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Susan George, APRN- CNP, CCNS, CCRN, CHFN. Epidemiology of Heart Failure 6 More deaths from heart failure (HF )than from all forms of cancer combined.

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Presentation on theme: "Susan George, APRN- CNP, CCNS, CCRN, CHFN. Epidemiology of Heart Failure 6 More deaths from heart failure (HF )than from all forms of cancer combined."— Presentation transcript:

1 Susan George, APRN- CNP, CCNS, CCRN, CHFN

2 Epidemiology of Heart Failure 6 More deaths from heart failure (HF )than from all forms of cancer combined 4.9 million symptomatic patients; estimated 10 million in 2037 Incidence: About 550,000 new cases/year Mortality: 10% within 1st year & 50% within 5yrs The total estimated cost in 2009 was $27.9 billions Heart Failure Patients in US (millions)

3 Heart Disease and Stroke Statistics2012 Update Prevalence of HF

4 Heart Disease and Stroke Statistics2012 Update Hospital discharges for HF

5 Medicare Expenditures for Heart Failure

6 It is a complex clinical syndrome that can result from any structural or functional cardiac disorders that impairs ability of the left ventricle to fill with or ejects blood Definition of HF

7 Systolic dysfunction: Left ventricular ejection fraction (LVEF) of less than 40% and is generally due to left ventricular enlargement. Diastolic dysfunction: Impaired ventricular relaxation and distensibility resulting in an increase in ventricular filling pressures. HF: Systolic v. Diastolic

8 Functional classification: NYHA class (I-IV) Staging of HF: ACC/AHA stages (A,B,C,D) Classification of Heart Failure

9 ACC/AHA staging of HF NEJM. 2003;Volume 348:

10 Life style modification Medications Electrical Therapy Advanced HF therapy - Transplant/ Mechanical circulatory support (MCS). Management of HF

11 Patients with HF have limited exercise capacity because of dyspnea and fatigue. End stage HF patients have structural and functional abnormality in skeletal muscle secondary to chronic hypoperfusion and physical deconditioning Skeletal muscle dysfunction involving the respiratory muscles may contribute to dyspnea. Heart failure patients have skeletal muscle atrophy and intrinsic skeletal muscular metabolic defects, leading to less efficient use high energy phosphates and more rapid accumulation of lactic acid Exercise intolerance is also caused by hemodynamic disorders Heart failure and exercise intolerance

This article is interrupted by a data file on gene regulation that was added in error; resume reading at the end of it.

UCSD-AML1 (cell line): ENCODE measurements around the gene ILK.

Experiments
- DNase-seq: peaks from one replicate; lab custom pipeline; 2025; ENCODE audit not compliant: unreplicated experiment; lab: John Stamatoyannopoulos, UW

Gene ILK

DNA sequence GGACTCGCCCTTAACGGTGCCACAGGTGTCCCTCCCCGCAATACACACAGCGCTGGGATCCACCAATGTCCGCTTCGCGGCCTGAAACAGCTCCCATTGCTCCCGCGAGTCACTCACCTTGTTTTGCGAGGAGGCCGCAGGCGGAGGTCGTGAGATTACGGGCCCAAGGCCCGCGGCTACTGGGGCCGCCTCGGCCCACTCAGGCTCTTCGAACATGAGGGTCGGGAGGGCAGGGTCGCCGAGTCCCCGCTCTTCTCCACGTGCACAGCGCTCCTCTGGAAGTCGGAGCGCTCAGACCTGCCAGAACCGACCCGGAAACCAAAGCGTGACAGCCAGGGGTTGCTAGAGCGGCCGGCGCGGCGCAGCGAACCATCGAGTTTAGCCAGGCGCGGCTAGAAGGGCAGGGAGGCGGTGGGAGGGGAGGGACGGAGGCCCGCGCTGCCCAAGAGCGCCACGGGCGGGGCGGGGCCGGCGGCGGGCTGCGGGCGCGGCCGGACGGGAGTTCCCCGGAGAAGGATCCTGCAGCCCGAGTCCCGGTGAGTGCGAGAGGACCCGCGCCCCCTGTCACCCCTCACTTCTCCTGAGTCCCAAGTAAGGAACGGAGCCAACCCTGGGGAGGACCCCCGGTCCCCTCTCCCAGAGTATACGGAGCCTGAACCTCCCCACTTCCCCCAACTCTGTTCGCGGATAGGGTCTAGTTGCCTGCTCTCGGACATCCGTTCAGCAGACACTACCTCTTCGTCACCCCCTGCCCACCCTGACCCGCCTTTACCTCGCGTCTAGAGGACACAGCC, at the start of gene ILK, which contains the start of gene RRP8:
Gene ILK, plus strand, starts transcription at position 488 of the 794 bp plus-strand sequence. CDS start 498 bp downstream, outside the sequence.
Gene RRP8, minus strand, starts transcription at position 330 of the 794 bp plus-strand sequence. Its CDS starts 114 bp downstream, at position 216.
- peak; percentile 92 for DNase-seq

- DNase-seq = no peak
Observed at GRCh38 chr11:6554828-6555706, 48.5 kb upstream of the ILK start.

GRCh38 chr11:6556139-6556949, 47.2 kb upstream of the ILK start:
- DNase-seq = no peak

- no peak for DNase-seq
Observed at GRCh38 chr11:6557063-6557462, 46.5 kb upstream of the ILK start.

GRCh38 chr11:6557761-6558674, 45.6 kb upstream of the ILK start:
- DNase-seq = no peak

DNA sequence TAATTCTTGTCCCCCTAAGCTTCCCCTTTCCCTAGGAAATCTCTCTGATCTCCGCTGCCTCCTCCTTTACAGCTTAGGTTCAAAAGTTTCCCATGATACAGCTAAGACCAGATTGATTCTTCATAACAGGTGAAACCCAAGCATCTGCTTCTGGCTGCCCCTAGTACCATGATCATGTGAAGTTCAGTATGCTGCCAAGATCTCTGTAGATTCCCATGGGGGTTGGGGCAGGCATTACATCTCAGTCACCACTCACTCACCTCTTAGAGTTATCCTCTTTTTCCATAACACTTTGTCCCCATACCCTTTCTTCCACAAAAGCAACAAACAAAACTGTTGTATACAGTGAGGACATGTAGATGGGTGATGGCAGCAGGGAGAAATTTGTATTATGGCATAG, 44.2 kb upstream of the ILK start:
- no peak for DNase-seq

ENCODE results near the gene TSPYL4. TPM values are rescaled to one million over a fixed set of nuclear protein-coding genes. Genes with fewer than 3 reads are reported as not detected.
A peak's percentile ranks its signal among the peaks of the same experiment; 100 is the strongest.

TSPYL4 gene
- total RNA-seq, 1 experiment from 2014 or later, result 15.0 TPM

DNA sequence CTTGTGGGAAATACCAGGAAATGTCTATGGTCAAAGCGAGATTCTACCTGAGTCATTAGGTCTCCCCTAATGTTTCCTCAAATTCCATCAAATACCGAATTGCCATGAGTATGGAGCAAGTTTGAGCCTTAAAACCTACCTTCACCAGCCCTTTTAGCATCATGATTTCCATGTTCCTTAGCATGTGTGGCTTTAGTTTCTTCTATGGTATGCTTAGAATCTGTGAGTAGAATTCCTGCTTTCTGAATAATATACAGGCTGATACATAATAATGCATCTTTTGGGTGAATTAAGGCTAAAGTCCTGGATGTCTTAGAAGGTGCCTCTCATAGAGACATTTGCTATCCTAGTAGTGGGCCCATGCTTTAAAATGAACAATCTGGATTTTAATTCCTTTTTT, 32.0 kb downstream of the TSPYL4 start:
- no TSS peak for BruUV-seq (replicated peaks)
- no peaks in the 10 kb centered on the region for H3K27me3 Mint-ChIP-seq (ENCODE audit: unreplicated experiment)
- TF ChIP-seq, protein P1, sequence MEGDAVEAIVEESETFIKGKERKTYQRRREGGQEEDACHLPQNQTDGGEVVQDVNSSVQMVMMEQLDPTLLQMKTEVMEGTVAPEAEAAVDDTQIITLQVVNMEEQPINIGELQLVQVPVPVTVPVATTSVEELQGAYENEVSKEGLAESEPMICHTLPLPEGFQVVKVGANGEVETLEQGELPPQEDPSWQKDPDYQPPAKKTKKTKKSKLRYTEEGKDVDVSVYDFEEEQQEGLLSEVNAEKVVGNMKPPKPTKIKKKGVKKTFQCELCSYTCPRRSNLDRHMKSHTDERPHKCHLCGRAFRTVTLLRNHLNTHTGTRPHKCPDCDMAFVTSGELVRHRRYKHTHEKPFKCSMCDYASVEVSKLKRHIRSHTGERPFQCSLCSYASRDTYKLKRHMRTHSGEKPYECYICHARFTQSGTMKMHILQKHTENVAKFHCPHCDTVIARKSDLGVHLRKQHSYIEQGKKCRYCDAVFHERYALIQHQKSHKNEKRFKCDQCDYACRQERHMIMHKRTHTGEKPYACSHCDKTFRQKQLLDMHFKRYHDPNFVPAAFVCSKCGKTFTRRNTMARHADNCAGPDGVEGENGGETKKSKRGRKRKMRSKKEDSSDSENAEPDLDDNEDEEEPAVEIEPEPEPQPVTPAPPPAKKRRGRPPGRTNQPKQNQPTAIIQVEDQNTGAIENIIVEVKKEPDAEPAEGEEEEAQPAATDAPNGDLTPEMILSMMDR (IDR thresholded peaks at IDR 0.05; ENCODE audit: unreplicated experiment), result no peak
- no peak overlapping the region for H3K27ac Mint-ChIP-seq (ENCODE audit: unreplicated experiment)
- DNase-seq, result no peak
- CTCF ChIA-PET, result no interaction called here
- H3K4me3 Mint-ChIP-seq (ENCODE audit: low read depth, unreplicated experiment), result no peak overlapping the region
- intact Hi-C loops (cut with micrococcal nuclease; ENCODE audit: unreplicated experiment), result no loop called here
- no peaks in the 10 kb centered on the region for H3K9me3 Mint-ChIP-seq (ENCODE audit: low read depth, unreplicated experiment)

12 Studies have shown that exercise leads to functional, pathophysiological, and hemodynamic improvement Enhanced peak/maximum VO2 (VO2 max) and possibly peak cardiac output due to a higher workload achieved, and leg blood flow during exercise Improved muscle energetics so that oxygen utilization becomes more efficient Improvement in HF symptoms such as dyspnea and fatigue Effects of exercise training in HF

13 Restoring autonomic cardiovascular control towards normal by reducing sympathetic tone and increasing vagal tone Reduced neurohormaonal activity Improvement in endothelial function leading to vasodilation of skeletal muscle blood vessel, possibly leading to increase in exercise capacity Reduction in total peripheral resistance Reduction in plasma brain natriuretic peptide values Significant improvement in six-minute walk distance Significant improvement in NYHA functional class Exercise training may reduce HF related hospitalization and improve health related quality of life Effects of exercise training in HF

14 Advanced/End Stage HF Patient Severe exercise intolerance Heart failure wasting syndrome Cardiorenal syndrome Right heart failure Inotrope dependence

15 It is characterized by the presence of structural myocardial disease and symptoms that limit daily activity (NYHA III/IV or stage D) 300,000 to 800,000 advance HF patients in US 20% stage D patients are younger than 65yrs- that is at least 60,000 patients Cardiac transplantation provides increased longevity and symptomatic relief Only 2200 organ donors in US Mechanical circulatory support with LVADs is a rapidly evolving field and is a life saving therapy for patients with advanced heart failure Advanced/End Stage HF

16 Transplant- When conventional medical therapies are unsuccessful, cardiac transplantation is an option for treatment and to prolong life. Unfortunately, only 2200 patients each year receive heart transplants, because the number of patients awaiting transplants far exceeds the number of organs available. Mechanical Circulatory support Advanced HF therapy

17 Cardiopulmonary exercise testing: VO2 max <14ml/kg/min if patients intolerant to BB; <12ml/kg/min in the presence of BB; or <50% of predicted VO2 in young patients (<50yrs) and women. Acceptable pulmonary artery pressure Age <70 Diabetes well controlled Absence on neoplasm Psychosocial support Listing criteria for Heart transplantation

18 Bridge to transplantation Bridge to decision Destination therapy Bridge to recovery MCS Applications

19 REMATCH (The Randomized Evaluation of Mechanical Assistance for the Treatment of Congestive Heart Failure) trial was the landmark study that approved the benefit of mechanical support for patients with end stage HF. LVAD group showed significant improvement in survival and quality of life MCS landmark Study